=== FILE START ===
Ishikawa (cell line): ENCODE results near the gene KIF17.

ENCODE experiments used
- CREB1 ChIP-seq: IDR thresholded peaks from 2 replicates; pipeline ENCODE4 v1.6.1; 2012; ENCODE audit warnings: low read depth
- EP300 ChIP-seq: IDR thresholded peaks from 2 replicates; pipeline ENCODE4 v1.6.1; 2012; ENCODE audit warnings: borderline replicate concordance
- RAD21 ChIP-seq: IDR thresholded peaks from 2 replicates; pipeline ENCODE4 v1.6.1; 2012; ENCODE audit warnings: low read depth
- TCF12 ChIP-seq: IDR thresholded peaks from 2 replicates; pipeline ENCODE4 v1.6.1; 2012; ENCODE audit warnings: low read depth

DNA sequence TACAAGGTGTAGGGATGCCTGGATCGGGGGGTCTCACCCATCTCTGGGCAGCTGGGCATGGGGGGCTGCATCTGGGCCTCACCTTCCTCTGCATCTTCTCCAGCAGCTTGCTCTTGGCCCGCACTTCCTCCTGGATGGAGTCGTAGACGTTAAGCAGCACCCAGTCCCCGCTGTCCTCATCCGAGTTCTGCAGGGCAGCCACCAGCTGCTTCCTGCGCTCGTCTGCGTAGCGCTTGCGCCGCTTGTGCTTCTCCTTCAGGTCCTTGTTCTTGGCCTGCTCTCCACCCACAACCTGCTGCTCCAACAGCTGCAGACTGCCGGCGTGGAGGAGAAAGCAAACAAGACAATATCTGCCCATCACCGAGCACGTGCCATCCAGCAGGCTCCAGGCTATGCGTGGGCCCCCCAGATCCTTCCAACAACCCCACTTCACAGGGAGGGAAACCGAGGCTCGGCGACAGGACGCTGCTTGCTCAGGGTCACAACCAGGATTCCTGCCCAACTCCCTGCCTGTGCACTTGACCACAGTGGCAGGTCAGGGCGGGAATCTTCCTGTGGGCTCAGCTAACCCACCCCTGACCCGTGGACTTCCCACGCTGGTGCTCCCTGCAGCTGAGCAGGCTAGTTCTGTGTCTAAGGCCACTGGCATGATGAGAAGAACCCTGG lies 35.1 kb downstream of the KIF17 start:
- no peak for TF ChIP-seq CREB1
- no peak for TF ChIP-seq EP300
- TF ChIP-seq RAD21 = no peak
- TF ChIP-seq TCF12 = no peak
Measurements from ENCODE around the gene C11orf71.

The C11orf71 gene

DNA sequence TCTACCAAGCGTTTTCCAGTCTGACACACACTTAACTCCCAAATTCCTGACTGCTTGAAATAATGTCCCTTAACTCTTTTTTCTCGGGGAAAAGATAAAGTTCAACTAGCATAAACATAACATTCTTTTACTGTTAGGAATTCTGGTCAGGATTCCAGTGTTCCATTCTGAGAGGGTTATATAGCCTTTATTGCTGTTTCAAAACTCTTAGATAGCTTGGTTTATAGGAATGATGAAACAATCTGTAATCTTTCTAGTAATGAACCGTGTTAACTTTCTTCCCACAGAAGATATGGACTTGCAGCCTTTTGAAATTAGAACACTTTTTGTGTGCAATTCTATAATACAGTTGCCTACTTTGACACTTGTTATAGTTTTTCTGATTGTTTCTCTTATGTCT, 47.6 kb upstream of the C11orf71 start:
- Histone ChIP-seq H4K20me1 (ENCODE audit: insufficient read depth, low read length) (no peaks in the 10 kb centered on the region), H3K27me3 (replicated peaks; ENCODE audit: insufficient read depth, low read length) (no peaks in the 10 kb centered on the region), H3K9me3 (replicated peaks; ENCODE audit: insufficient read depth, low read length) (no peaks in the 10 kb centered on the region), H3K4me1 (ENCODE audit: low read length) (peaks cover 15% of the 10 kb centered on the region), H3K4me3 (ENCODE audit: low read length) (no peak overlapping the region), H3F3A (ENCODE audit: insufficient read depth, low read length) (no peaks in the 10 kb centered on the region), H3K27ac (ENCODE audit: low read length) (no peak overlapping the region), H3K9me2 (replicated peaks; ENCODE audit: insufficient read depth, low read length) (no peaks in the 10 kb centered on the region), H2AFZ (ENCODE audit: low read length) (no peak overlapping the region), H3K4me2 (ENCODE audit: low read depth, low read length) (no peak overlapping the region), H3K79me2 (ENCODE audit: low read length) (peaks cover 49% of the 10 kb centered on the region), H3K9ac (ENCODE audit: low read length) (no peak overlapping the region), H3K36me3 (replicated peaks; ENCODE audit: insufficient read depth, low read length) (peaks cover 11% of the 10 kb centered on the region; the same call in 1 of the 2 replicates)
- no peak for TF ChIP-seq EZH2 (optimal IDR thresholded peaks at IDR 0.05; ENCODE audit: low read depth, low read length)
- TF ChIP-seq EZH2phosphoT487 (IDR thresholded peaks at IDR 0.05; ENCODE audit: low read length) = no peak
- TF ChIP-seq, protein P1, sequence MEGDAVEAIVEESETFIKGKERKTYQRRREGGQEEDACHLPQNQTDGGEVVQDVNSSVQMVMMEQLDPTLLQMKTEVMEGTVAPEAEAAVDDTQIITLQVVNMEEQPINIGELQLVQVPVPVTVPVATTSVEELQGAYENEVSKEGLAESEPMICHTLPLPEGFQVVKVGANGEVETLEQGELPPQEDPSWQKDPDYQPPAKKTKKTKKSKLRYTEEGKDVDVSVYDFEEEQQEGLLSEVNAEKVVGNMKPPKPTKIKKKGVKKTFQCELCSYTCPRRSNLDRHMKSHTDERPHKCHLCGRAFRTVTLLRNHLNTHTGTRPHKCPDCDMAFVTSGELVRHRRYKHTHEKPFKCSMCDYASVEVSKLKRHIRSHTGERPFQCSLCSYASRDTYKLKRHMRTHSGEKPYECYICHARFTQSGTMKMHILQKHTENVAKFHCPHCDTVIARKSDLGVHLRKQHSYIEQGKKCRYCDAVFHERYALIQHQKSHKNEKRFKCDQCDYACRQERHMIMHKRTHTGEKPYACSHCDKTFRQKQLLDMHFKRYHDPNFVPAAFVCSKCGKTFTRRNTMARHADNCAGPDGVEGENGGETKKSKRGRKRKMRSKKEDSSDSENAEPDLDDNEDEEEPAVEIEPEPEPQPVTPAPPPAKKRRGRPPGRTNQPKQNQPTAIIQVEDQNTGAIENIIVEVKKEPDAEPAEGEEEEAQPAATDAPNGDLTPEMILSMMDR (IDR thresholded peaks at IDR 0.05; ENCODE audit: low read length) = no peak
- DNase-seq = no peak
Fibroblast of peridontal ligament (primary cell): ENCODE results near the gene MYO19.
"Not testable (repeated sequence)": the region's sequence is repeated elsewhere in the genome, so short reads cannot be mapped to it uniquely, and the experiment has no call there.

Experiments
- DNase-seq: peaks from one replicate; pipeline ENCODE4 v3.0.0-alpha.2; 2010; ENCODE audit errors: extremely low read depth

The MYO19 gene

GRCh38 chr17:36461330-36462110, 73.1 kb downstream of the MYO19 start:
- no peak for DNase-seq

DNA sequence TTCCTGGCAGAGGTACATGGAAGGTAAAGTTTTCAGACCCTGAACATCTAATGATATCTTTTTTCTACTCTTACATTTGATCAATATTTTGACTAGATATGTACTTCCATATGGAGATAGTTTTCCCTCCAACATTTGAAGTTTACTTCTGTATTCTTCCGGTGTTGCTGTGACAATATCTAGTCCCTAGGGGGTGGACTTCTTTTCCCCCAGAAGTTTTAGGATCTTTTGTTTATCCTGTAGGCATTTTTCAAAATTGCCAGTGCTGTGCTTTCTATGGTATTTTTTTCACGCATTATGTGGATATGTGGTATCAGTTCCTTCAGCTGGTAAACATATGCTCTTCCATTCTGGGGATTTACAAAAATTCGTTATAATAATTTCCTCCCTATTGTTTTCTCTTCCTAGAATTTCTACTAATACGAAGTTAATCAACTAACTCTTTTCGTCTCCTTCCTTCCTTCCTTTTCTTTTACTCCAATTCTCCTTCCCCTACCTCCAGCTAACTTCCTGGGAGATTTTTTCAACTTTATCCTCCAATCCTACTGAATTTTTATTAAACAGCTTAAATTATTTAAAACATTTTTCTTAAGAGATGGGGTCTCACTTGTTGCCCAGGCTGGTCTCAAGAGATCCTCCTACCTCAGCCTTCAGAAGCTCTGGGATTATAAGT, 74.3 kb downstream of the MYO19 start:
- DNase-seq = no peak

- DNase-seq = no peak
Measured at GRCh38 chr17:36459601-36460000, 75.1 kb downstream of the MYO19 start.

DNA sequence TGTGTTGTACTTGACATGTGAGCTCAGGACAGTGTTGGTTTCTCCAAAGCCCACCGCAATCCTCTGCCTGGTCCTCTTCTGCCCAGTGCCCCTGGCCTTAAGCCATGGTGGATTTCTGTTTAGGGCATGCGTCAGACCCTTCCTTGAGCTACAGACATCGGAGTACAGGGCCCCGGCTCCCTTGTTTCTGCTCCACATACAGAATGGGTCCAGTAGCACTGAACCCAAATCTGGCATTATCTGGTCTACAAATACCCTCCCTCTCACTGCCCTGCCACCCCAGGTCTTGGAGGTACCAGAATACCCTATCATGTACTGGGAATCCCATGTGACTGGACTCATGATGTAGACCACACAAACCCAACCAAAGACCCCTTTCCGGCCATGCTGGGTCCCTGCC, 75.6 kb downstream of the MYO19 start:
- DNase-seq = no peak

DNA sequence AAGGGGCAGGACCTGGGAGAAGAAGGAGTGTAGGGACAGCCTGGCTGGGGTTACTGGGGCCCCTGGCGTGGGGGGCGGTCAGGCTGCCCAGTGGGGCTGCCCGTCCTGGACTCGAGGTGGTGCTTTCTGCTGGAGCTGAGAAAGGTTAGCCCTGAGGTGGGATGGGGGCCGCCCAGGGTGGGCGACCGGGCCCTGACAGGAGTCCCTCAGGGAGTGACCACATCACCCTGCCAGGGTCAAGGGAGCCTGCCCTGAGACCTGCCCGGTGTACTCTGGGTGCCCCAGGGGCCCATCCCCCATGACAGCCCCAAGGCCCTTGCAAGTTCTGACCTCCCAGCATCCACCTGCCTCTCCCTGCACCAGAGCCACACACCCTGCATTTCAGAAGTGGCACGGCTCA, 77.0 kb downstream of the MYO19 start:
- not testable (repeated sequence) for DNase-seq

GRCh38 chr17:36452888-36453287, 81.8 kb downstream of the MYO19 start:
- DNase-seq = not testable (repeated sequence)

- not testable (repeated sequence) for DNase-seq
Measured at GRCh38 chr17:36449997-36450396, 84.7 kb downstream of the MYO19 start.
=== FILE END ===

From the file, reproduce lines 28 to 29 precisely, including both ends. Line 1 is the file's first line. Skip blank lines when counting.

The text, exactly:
- DNase-seq = no peak

- DNase-seq = no peak